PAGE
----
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Say No To Corruption – By Laiba Ali

Laiba Ali
Freelance Writer

Images Credits:
Dhaka Tribune

Say No To Corruption
भ्रष्टाचार को ना कहें
بدعُنوائی کو مُسترد کرو

Bribery and Corruption in Bangladesh

“The evil of corruption reaches into every corner of the world. It lies at the heart of the most urgent problems we face — from economic uncertainty, to endemic poverty, to the ever-present threat of radicalization and extremism.”
“Corruption in the form of bribery and misuse of public funds is a major obstacle to democracy and economic development in many of the world’s poor countries.”
“Without strong watchdog institutions, impunity becomes the very foundation upon which systems of corruption are built. And if impunity is not demolished, all efforts to bring an end to corruption are in vain. “
“Integrity, transparency and the fight against corruption have to be part of the culture. They have to be taught as fundamental values.”

Corruption in Bangladesh has been a continuing problem. According to all major ranking institutions, Bangladesh routinely finds itself among the most corrupt countries in the world.

Corruption has always been a major concern for Bangladesh as it directly affects the economy and development of the country. Bangladesh has been trying its best to prevent corruption by implementing various stringent laws and has certainly been successful in minimizing the level of corruption in the past few years. An allegation of bribery or corruption is one of the fastest ways a company can tarnish its reputation. Whilst corporations doing business in Bangladesh have their own Anti-bribery and Corruption policies and compliance programs, an appraisal of anti-corruption and anti-bribery laws of Bangladesh is of utmost importance for any corporation doing business in Bangladesh. This writing is aimed at giving a birds’ eye view of the laws and regulatory framework in place in the jurisdiction of Bangladesh.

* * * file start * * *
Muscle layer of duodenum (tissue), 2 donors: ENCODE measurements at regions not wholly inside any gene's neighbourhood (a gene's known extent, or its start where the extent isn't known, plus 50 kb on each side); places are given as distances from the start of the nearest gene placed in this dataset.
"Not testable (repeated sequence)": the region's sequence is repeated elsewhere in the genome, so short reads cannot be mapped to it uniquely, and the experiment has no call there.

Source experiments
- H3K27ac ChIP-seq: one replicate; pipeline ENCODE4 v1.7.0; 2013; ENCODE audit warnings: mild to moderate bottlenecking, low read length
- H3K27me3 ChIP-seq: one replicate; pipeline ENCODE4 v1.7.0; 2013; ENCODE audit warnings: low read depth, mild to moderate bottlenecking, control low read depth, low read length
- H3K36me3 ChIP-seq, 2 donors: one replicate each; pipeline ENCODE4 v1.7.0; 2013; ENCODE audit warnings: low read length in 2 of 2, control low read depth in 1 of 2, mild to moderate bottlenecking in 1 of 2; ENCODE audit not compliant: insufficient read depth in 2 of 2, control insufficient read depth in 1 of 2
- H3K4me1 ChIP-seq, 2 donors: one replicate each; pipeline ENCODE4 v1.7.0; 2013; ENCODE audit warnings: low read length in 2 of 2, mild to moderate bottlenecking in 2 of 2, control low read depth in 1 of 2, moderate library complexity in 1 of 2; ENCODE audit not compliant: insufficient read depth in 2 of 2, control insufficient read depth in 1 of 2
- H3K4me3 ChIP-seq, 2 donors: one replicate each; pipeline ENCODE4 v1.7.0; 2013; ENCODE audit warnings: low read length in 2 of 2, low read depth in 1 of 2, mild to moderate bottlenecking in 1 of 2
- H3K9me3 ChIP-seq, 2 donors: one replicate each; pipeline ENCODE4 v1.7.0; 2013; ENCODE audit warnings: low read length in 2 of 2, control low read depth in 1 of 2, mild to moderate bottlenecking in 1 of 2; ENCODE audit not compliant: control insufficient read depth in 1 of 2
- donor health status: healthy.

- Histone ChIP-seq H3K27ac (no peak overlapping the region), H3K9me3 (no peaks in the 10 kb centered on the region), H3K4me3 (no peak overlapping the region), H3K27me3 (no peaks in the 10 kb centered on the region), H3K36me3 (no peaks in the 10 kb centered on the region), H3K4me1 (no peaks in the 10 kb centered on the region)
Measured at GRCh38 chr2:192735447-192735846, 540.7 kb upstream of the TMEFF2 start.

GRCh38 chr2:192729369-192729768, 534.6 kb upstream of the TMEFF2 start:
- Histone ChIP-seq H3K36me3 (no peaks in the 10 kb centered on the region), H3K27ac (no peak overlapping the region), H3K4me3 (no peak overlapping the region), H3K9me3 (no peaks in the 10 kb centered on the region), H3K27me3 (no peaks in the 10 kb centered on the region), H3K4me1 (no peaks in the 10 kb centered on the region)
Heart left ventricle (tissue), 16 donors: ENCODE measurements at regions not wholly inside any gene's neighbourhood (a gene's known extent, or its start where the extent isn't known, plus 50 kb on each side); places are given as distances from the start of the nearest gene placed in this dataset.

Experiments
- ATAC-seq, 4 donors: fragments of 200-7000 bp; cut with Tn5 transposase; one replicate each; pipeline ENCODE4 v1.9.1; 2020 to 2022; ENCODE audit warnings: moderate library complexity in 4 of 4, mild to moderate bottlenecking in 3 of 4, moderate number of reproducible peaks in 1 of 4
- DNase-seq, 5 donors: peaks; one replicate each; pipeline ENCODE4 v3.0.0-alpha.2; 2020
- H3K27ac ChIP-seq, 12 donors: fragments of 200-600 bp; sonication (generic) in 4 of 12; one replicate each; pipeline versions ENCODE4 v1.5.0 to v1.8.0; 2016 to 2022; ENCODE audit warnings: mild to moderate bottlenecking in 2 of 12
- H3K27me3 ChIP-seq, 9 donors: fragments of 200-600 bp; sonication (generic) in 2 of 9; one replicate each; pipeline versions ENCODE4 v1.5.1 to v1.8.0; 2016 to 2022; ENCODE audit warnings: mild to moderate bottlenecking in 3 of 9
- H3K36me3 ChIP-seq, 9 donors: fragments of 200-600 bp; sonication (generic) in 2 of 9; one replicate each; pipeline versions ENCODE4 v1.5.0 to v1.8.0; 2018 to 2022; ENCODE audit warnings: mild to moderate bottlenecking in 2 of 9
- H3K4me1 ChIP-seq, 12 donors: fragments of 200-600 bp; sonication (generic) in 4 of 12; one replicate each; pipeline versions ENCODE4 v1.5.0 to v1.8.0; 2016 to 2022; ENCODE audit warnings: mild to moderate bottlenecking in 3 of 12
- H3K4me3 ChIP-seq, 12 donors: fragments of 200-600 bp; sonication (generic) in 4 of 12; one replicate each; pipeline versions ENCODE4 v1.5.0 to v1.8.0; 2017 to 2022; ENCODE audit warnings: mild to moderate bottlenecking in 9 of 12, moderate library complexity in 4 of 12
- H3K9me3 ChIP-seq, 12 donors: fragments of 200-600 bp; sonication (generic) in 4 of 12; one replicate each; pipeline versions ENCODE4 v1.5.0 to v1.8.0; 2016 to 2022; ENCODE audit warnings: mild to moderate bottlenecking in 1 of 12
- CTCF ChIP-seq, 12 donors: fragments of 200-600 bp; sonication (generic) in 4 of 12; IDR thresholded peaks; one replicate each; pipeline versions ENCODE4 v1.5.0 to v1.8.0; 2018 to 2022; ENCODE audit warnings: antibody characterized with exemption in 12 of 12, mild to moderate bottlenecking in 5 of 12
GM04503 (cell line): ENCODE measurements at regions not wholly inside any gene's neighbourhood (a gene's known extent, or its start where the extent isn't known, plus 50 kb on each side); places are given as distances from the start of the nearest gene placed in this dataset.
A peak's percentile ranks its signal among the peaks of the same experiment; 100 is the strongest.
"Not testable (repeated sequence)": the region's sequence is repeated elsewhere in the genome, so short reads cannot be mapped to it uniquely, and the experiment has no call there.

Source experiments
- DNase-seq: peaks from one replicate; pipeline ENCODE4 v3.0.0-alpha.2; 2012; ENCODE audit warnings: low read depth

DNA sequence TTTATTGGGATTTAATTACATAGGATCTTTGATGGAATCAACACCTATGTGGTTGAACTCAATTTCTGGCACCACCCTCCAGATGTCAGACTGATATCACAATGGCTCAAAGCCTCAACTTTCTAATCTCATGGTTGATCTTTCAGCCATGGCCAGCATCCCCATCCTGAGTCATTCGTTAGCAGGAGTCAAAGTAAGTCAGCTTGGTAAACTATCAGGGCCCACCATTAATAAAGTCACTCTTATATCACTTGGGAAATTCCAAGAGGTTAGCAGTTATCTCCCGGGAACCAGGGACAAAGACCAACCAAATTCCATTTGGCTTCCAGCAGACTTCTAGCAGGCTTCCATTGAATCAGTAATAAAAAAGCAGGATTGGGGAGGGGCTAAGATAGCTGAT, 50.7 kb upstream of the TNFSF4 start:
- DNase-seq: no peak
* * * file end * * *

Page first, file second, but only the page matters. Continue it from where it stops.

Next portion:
Corruption is a parasite that feeds on the resources of a society and drains it of its strength.  It can devastate every level of business and government.

Around 70.9% of Bangladesh households have had to pay bribes to get government services in various sectors, said a household survey of Transparency International Bangladesh (TIB) on Wednesday.

The survey, titled “Corruption in Service Sectors: National Household Survey 2021”, also revealed that the law enforcement agencies are the most corrupt service sector (74.4%) followed by the Department of Immigration and Passports (DIP) (70.5%) and Bangladesh Road Transport Authority (BRTA) (68.3%).

Other most corrupt services sectors include the judiciary (56.8%), health (48.75), local government institutions (46.6%) and land services (46.3%).

The survey report said the country’s overall bribery rate is 40.1%, with the top three sectors receiving bribes being passports, law enforcement agencies and BRTA.